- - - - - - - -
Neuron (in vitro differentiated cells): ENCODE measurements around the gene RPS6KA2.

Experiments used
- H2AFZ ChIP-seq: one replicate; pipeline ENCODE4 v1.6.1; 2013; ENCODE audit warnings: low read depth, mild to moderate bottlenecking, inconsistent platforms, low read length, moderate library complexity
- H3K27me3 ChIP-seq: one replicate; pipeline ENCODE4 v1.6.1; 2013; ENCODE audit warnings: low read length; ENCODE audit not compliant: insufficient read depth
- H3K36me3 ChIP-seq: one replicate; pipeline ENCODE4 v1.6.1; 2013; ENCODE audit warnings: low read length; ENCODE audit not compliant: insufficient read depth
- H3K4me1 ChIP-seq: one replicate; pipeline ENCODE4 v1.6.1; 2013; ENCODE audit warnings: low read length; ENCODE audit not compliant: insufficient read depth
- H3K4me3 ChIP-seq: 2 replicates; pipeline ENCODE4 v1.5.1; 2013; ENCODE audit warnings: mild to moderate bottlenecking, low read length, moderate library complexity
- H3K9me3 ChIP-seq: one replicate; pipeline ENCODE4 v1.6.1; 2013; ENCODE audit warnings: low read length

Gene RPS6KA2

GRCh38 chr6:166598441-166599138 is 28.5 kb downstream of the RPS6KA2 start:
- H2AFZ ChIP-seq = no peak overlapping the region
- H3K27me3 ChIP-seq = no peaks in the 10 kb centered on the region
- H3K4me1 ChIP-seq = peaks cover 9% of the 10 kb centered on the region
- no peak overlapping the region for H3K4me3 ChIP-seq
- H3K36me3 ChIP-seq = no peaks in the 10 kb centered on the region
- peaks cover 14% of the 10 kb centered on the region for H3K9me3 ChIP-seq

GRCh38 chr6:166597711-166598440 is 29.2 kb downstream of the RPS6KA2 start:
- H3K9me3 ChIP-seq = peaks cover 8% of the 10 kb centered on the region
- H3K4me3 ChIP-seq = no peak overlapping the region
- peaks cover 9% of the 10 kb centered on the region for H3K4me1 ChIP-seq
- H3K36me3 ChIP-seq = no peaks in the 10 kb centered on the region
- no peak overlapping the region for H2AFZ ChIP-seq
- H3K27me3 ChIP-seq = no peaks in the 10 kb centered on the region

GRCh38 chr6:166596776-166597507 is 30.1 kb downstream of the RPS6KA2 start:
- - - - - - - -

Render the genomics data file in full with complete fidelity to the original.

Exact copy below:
Neuron (in vitro differentiated cells): ENCODE measurements around the gene RPS6KA2.

Experiments used
- H2AFZ ChIP-seq: one replicate; pipeline ENCODE4 v1.6.1; 2013; ENCODE audit warnings: low read depth, mild to moderate bottlenecking, inconsistent platforms, low read length, moderate library complexity
- H3K27me3 ChIP-seq: one replicate; pipeline ENCODE4 v1.6.1; 2013; ENCODE audit warnings: low read length; ENCODE audit not compliant: insufficient read depth
- H3K36me3 ChIP-seq: one replicate; pipeline ENCODE4 v1.6.1; 2013; ENCODE audit warnings: low read length; ENCODE audit not compliant: insufficient read depth
- H3K4me1 ChIP-seq: one replicate; pipeline ENCODE4 v1.6.1; 2013; ENCODE audit warnings: low read length; ENCODE audit not compliant: insufficient read depth
- H3K4me3 ChIP-seq: 2 replicates; pipeline ENCODE4 v1.5.1; 2013; ENCODE audit warnings: mild to moderate bottlenecking, low read length, moderate library complexity
- H3K9me3 ChIP-seq: one replicate; pipeline ENCODE4 v1.6.1; 2013; ENCODE audit warnings: low read length

Gene RPS6KA2

GRCh38 chr6:166598441-166599138 is 28.5 kb downstream of the RPS6KA2 start:
- H2AFZ ChIP-seq = no peak overlapping the region
- H3K27me3 ChIP-seq = no peaks in the 10 kb centered on the region
- H3K4me1 ChIP-seq = peaks cover 9% of the 10 kb centered on the region
- no peak overlapping the region for H3K4me3 ChIP-seq
- H3K36me3 ChIP-seq = no peaks in the 10 kb centered on the region
- peaks cover 14% of the 10 kb centered on the region for H3K9me3 ChIP-seq

GRCh38 chr6:166597711-166598440 is 29.2 kb downstream of the RPS6KA2 start:
- H3K9me3 ChIP-seq = peaks cover 8% of the 10 kb centered on the region
- H3K4me3 ChIP-seq = no peak overlapping the region
- peaks cover 9% of the 10 kb centered on the region for H3K4me1 ChIP-seq
- H3K36me3 ChIP-seq = no peaks in the 10 kb centered on the region
- no peak overlapping the region for H2AFZ ChIP-seq
- H3K27me3 ChIP-seq = no peaks in the 10 kb centered on the region

GRCh38 chr6:166596776-166597507 is 30.1 kb downstream of the RPS6KA2 start: